In the background of these provisions, the contentions put forth before us on behalf of the Petitioners are that the worker under the Factories Act is defined as meaning a engaged directly or through any agency (including a contractor) in any manufacturing process, or in cleaning any part of the machinery or premises used for a manufacturing process or in any other kind of work incidental to or connected with the manufacturing process or subject to the manufacturing process; that the worker engaged in a canteen is not in any activity connected in the manufacturing process. The canteen being only a facility offered to the workmen and is dependent only on the number of workmen employed in the factory namely, the figure being in excess of 250 and on no other consideration; that under the Karnataka Factories Rules, 1969, it has been clearly provided under proviso to Rule 96(1), that if the management bears the cost of wages of canteen staff, buildings, water, lighting, fuel and insurance, it shall not be incumbent on them to run the canteen on any further loss to themselves, which clearly indicates that in such circumstances they could do so through an intermediary; that even where the Act applies, the Act makes a clear distinction between the prohibition of contract labour and the regulation of contract labour; that the prohibition is contemplated only in respect of operations which are activities closely and intimately connected with the main activity of factory or establishment and where it is not, then section 10 does not apply and the regulatory sections of the Act come into place; that the basis on which contract labour can be abolished under the section is that it should relate to the manufacturing, industry, trade, business or occupation that is carried on in the establishment; in other words in matters integral to the work in the establishment and not to a mere facility in respect of its workmen as defined in Section 2(l) of the Factories Act; that the abolition of contract labour can be effected only in respect of work which is integral to the industry and vitally connected with the work carried in the establishment or factory and relied in support of this proposition on the following decisions:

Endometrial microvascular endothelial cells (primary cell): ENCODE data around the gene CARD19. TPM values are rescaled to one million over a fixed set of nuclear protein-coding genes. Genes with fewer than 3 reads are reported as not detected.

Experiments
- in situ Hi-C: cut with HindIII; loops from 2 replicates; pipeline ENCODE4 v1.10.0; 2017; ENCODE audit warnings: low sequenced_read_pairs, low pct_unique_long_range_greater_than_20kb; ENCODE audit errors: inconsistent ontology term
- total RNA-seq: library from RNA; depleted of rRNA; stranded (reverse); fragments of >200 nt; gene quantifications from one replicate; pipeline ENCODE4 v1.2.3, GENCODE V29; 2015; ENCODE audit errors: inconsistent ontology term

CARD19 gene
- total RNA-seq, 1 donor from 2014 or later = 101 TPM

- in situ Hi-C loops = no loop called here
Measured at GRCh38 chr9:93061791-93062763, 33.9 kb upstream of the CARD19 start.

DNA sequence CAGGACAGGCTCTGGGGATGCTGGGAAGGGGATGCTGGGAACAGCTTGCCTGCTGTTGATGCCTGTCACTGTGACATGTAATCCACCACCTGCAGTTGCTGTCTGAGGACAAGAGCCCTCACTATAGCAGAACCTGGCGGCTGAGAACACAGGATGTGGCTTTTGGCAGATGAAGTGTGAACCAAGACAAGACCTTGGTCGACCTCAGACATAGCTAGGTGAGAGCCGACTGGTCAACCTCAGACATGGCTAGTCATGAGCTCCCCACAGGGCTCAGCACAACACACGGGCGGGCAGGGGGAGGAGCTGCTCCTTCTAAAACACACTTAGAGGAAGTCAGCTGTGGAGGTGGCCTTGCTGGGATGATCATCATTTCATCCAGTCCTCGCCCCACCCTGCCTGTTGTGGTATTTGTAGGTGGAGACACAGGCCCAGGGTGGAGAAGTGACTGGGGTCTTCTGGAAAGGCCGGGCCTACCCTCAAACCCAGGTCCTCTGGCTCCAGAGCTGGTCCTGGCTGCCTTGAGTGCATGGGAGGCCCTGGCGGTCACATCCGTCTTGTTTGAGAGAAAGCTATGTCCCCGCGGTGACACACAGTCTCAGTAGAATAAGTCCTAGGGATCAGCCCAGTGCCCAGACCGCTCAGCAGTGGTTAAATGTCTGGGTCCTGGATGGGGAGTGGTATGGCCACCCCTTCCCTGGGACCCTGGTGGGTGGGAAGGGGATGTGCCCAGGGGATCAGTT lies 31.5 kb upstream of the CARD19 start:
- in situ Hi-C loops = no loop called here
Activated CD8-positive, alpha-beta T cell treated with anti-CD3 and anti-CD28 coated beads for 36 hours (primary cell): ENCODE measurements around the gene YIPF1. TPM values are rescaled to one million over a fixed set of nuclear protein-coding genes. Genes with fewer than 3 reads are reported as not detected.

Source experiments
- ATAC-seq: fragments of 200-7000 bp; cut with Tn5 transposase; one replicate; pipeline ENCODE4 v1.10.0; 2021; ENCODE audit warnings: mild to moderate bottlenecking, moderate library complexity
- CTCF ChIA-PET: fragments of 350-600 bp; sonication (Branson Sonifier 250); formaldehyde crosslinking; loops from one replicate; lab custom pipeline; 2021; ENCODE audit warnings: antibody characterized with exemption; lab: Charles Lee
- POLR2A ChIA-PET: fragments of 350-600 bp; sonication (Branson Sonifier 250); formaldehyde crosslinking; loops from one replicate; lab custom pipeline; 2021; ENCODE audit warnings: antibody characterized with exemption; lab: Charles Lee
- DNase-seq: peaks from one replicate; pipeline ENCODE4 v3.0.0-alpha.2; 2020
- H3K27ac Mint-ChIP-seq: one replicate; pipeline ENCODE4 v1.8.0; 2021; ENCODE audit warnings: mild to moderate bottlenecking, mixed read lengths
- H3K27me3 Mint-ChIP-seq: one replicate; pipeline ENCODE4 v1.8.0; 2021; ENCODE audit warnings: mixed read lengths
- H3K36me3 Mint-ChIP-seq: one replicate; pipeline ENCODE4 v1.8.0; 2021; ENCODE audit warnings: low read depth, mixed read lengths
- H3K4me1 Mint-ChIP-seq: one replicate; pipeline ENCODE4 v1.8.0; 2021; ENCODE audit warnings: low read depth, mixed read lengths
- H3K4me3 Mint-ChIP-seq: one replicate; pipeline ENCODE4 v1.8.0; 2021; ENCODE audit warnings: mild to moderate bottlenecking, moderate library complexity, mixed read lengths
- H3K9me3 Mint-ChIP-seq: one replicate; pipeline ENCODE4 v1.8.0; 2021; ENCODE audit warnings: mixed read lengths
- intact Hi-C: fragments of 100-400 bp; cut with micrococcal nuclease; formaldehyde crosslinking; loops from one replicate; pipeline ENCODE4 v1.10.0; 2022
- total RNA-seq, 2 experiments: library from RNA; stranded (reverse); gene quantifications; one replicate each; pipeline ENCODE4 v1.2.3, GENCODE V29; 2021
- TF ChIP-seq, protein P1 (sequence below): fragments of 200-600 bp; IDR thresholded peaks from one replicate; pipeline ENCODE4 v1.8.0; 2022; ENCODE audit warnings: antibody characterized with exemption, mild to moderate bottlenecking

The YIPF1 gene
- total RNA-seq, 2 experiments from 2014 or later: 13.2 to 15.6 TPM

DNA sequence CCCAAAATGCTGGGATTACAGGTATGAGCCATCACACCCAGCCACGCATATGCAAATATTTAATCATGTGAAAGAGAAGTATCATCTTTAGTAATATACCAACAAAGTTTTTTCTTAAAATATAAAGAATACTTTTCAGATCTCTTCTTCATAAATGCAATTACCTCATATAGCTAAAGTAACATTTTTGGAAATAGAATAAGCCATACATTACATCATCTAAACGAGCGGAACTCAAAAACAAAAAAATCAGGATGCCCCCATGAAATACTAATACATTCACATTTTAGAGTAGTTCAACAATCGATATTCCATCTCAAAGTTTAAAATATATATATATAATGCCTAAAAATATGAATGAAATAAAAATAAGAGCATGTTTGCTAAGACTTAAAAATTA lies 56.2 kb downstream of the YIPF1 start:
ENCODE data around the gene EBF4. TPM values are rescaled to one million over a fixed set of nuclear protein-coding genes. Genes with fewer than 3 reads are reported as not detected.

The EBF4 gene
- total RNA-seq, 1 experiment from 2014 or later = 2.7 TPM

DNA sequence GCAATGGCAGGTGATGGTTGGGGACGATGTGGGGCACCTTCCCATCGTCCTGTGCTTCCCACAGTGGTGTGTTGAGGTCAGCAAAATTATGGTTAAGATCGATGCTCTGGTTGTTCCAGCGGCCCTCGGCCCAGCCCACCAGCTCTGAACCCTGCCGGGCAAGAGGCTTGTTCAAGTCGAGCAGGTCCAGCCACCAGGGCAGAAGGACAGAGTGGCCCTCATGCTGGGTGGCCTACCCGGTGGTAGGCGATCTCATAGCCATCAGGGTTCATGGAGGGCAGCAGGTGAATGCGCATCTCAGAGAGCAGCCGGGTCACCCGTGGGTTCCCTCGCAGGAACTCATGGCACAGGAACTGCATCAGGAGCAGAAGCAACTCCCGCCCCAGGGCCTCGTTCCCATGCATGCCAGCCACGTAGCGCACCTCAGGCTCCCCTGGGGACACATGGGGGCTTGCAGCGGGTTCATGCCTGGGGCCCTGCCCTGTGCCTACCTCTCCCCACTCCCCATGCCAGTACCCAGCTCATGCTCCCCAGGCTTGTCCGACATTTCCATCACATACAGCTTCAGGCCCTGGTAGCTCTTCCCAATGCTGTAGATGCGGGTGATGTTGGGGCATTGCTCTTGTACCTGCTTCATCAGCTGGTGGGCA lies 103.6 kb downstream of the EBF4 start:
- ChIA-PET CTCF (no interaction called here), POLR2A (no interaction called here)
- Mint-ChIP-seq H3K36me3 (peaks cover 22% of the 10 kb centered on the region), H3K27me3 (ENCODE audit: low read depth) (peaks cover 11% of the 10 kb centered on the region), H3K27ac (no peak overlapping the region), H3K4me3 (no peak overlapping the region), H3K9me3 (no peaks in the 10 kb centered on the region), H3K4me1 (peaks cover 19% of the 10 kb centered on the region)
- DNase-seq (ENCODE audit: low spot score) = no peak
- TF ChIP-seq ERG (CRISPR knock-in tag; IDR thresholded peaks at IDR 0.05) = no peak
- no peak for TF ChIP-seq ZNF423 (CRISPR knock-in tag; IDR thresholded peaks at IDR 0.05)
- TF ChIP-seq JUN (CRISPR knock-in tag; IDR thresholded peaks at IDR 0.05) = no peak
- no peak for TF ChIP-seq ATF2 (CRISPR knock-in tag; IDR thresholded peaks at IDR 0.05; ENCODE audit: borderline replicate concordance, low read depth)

(i) Standard Vacuum Refining Co. (supra). [That was a case of cleaning of the machinery.] (ii) Shibu Metal Works vs. Their Workmen, 1966 (1) LLJ 717. [Being employed for work which was of a permanent nature as it was a part of manufacturing process of the goods manufactured in the factory.] (iii) Vegoils Pvt. Ltd. 1972 1 SCR 673. [that the feeding of hoppers in the solvent extraction plant is an activity closely and intimately connected with main activity of the appellant namely crushing oil cakes and oil seeds for extraction of oil and other chemical production.] The learned counsel for the Petitioners further submitted that thus the Act makes a clear distinction between activities germane and intimately connected with any particular industry and other activities which are not so connected; that the prohibition of employment of contract labour is confined to process; operation and other works which is incidental to or necessary for the industry trade, business, manufacture or occupation that is carried on in the establishment. This was so, also in the case of Catering Cleaners of Southern Railways v. Union of India, 1987 (2) SCR 164, where in this court observed that it appears to be clear that the work of cleaning, catering establishment and pantry car is necessary and incidental to the industry or business of the Southern Railway and therefore the requirement of Section 10(2) is satisfied.;
that the dichotomy in the Act is emphasized in the case of Gammon India Ltd., etc.etc., vs. Union of India & Ors.
etc., 1974 (3) SCR 665, at pages 669 and 670. The words other work in any establishment in Section 10 are to be construed as ejusdem generis. The expression other work in the collection of words process, operation or other work in any establishment occurring in section 10 has not the same meaning as the expression in connection with the work of an establishment, spoken in relation to workmen or contractor (and occurring in definition of section2); that in the two cases Parimal Chandra Raha (supra) and the case of Reserve Bank of India (supra) it is made clear that where the intention is only to provide an extra facility to the workmen that different considerations arise and it is not necessary that the facility should be accorded only through the employment of permanent workmen.
Apart from these contentions, further contentions addressed by the Petitioners are that there is no effective consultation as required under Section 10 of the Act by the State Government before issuing the impugned notifications prohibiting employment of contract labour in the canteen establishments nor is there application of mind to the various factors such as conditions of work and benefits provided for the contract labour in the establishment and other relevant factors given under sub-section (2) of Section 10 of the Act. We will advert to the various details of these arguments when we deal with this aspect.